“We do need affordable housing here,” offered councilman Ervin Bateman, who then offered a motion to approve, which passed on a unanimous 5-0 vote.
It wasn’t as smooth for what had been considered a minor adjustment to existing setback requirements.
Currently swimming pools and HVAC units are allowed to encroach within five feet of a property line, but pool equipment cannot. According to planning director Rob Testerman, there have been several cases of contractors using existing HVAC stands to install pool equipment.
“In these cases there is no additional structure and no increased encroachment,” said Testerman. “It creates a zoning violation and the owner is required to construct an additional stand.”
The proposed change would add uncovered pool equipment on an uncovered stand to the setback exemption HVAC units have.
Although council appeared in favor of the concept, there were split opinions on allowing a cover for the equipment or leaving it uncovered. Unable to reach a clear consensus, a motion to send it back to the Planning Board squeaked by on a 3-2 vote.
In other business for the evening a five-item consent agenda was approved that included February 5 council meeting minutes, a budget transfer of $392,682 from the beach nourishment capital reserve fund to the beach nourishment capital project fund, a $1,000 annual membership fee to the Dare County Government Education Access Channels, a resolution urging the NC Legislature to limit the entities that can operate behavioral health and substance use service plans with a request that the North Carolina General Assembly allow the Local Management Entities/Managed Care Organizations model for managing mental health problems, developmental disabilities and substance use disorders to continue rather than considering privatized, for-profit enterprises which could prove to be detrimental to this vulnerable populations and a $30,520 contract with Barnhill Contracting Co. for resurfacing portions of Hallett and Goosander Streets and the intersection of Maynard Street and Lindbergh Avenue.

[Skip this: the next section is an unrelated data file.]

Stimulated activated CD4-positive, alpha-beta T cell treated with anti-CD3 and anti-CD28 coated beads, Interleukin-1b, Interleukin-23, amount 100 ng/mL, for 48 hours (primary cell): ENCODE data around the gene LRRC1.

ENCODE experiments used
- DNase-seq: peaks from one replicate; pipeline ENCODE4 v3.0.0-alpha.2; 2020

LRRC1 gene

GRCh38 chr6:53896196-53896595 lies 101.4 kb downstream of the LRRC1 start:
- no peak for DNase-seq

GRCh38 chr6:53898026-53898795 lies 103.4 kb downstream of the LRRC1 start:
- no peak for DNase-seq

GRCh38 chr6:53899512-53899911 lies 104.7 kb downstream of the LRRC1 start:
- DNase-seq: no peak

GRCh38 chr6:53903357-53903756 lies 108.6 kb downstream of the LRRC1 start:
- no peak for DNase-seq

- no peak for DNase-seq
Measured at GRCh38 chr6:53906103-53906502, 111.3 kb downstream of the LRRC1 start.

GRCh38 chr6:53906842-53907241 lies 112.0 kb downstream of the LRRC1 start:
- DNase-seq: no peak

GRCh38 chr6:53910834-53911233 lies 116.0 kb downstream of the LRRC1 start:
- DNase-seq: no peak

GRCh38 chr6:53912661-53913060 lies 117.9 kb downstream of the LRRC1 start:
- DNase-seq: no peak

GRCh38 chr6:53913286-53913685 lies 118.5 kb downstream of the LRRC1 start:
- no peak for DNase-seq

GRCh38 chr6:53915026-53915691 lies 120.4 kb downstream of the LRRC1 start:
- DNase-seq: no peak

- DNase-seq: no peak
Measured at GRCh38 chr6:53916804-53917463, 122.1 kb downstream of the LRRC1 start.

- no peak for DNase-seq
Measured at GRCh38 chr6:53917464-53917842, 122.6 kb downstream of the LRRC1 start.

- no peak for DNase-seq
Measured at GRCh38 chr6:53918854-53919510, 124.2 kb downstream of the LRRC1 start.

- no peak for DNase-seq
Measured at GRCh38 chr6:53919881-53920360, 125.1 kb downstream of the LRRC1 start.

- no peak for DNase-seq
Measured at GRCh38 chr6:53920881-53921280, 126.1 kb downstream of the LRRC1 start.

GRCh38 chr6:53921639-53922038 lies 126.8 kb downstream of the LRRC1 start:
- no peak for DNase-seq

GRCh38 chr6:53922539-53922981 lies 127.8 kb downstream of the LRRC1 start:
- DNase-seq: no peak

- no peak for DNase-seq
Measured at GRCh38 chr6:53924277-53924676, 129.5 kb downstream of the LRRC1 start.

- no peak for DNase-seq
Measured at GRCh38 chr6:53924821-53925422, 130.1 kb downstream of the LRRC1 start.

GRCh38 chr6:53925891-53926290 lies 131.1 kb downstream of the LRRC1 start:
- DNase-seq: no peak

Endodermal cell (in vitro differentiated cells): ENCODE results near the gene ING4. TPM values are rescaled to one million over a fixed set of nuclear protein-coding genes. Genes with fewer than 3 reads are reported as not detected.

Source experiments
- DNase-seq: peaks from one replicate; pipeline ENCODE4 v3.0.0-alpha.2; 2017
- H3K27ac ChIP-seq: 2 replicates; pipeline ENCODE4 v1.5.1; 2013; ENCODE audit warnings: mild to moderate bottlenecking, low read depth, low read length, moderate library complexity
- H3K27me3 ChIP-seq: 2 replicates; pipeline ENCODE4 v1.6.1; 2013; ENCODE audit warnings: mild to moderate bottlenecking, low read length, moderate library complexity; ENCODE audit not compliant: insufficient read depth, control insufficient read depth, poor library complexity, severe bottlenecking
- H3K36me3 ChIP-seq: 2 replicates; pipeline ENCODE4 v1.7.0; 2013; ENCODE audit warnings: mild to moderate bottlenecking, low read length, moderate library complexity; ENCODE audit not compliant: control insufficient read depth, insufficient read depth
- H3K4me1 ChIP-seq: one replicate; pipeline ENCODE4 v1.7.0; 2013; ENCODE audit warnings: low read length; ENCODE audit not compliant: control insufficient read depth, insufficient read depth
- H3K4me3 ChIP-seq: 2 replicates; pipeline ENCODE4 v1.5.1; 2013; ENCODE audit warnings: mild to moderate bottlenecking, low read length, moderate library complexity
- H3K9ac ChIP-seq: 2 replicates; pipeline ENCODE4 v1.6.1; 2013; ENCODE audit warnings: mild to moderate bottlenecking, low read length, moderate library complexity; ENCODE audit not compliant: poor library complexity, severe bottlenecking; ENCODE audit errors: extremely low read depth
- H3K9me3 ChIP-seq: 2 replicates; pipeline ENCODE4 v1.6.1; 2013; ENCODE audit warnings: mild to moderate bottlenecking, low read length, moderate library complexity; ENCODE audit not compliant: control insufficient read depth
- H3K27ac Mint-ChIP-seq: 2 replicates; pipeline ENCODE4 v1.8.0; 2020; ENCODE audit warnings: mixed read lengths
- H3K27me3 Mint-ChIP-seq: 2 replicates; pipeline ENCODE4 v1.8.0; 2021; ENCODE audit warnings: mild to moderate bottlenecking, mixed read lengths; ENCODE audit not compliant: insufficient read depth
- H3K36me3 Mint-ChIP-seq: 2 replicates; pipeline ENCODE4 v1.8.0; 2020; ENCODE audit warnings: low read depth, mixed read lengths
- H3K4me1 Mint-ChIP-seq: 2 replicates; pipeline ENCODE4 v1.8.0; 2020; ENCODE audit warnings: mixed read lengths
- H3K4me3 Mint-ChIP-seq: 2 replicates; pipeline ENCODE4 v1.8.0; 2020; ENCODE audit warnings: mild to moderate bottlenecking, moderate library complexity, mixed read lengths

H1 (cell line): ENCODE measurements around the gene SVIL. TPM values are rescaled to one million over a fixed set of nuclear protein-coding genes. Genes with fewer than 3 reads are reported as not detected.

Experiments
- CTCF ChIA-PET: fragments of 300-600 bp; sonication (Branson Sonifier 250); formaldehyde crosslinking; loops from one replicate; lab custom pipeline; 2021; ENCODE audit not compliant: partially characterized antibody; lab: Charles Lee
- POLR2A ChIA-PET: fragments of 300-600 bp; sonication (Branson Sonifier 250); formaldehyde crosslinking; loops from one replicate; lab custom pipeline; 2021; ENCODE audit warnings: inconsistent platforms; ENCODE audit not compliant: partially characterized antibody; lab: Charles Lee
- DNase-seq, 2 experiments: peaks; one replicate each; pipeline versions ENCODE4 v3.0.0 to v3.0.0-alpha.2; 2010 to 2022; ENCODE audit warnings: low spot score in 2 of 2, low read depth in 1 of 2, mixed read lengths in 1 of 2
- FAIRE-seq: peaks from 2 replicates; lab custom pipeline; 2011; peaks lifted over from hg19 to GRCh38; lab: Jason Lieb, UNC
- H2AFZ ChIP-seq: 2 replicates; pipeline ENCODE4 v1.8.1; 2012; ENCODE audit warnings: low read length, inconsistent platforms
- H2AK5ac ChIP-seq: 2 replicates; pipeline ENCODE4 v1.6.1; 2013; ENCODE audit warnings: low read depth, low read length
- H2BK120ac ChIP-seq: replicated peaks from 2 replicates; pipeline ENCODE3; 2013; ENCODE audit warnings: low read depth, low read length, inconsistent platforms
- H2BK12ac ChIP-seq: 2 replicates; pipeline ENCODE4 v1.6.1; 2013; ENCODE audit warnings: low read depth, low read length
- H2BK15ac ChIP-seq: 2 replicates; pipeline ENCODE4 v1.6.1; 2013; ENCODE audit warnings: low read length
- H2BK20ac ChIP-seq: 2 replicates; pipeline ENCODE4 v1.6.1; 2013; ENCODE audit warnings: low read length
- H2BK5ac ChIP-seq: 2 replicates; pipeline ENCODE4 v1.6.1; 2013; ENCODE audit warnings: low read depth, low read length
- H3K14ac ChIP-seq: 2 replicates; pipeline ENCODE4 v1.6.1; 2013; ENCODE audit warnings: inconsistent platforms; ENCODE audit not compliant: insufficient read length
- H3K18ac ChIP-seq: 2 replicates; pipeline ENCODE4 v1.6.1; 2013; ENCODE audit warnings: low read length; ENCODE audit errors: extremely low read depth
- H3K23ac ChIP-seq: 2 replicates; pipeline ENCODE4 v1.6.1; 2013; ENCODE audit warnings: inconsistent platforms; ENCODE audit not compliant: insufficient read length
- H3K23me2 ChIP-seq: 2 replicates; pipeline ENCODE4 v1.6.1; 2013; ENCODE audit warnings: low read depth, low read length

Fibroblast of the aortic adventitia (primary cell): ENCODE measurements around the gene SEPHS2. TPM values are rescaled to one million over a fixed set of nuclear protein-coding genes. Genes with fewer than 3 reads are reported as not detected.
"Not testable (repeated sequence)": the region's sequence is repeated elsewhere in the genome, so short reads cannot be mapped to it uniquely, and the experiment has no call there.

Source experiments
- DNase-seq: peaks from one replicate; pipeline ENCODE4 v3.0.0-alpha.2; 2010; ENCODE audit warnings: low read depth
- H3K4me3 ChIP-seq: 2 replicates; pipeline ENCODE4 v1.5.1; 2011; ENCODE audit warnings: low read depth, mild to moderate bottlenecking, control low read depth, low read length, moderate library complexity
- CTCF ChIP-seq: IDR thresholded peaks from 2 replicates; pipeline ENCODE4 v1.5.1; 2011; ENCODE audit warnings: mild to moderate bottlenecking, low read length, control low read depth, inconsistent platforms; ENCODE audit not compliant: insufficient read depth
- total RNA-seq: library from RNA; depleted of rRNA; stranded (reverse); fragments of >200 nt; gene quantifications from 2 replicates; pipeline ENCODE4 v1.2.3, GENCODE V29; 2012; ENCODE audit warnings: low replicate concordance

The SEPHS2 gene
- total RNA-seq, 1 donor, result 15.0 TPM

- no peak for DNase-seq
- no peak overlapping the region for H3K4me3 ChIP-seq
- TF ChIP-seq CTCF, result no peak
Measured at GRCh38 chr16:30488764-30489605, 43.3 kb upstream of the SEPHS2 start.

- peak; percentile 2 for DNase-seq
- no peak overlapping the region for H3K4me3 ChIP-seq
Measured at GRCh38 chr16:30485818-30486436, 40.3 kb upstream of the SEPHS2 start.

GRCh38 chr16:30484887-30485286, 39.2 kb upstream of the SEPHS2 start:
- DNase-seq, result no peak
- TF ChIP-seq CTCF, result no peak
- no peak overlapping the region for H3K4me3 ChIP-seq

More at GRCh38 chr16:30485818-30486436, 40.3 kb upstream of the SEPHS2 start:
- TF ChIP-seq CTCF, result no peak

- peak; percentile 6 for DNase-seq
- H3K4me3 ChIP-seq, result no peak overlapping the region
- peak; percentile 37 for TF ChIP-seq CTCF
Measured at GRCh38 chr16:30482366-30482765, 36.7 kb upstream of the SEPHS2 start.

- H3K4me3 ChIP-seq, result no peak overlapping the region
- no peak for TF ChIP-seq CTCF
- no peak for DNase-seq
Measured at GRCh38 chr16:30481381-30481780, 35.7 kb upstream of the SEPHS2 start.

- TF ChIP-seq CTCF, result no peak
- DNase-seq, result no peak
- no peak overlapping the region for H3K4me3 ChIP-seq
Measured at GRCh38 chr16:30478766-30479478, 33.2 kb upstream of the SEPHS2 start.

During the evening’s public comment sessions, town council was provided with a new edition of the Dare County League of Women Voters Community Guide. This year, 7,100 copies were printed in English with additional copies in Spanish through a pilot program.
Also speaking was Robert Spencer Oliver who used his eight minutes at the podium with a request that it reconsider a February decision in which two town-owned lots on Putter Lane next to his property were rezoned from residential to emergency-medical. Repeating some of the same arguments he made at the February meeting, Oliver said again that he did not believe the change was necessary.
Providing an almost equally lengthy reply, Mayor Gary Perry rebuffed any lack of transparency and unethical action claims.
“Transparency of all council and staff actions has been at the forefront of how we have attempted to conduct government business in Kitty Hawk,” said Perry. “My instruction to staff was to proceed, under statue for notice and public hearings, as appropriate for all conditions to be considered.”
He said also that because governmental use was the original purpose for purchase of the town-owned property, rezoning should have occurred more than a decade ago and that the property now correctly zoned will not be returned to residential.
Also speaking to council was Kitty Hawk resident Brian Morgan, who thanked town staff for the assistance provided in getting the necessary paperwork for a shed on his property.
The next Kitty Hawk Town Council meeting will be a week later than normal on Monday, April 9 at 6 p.m. to avoid the April 1 Easter weekend.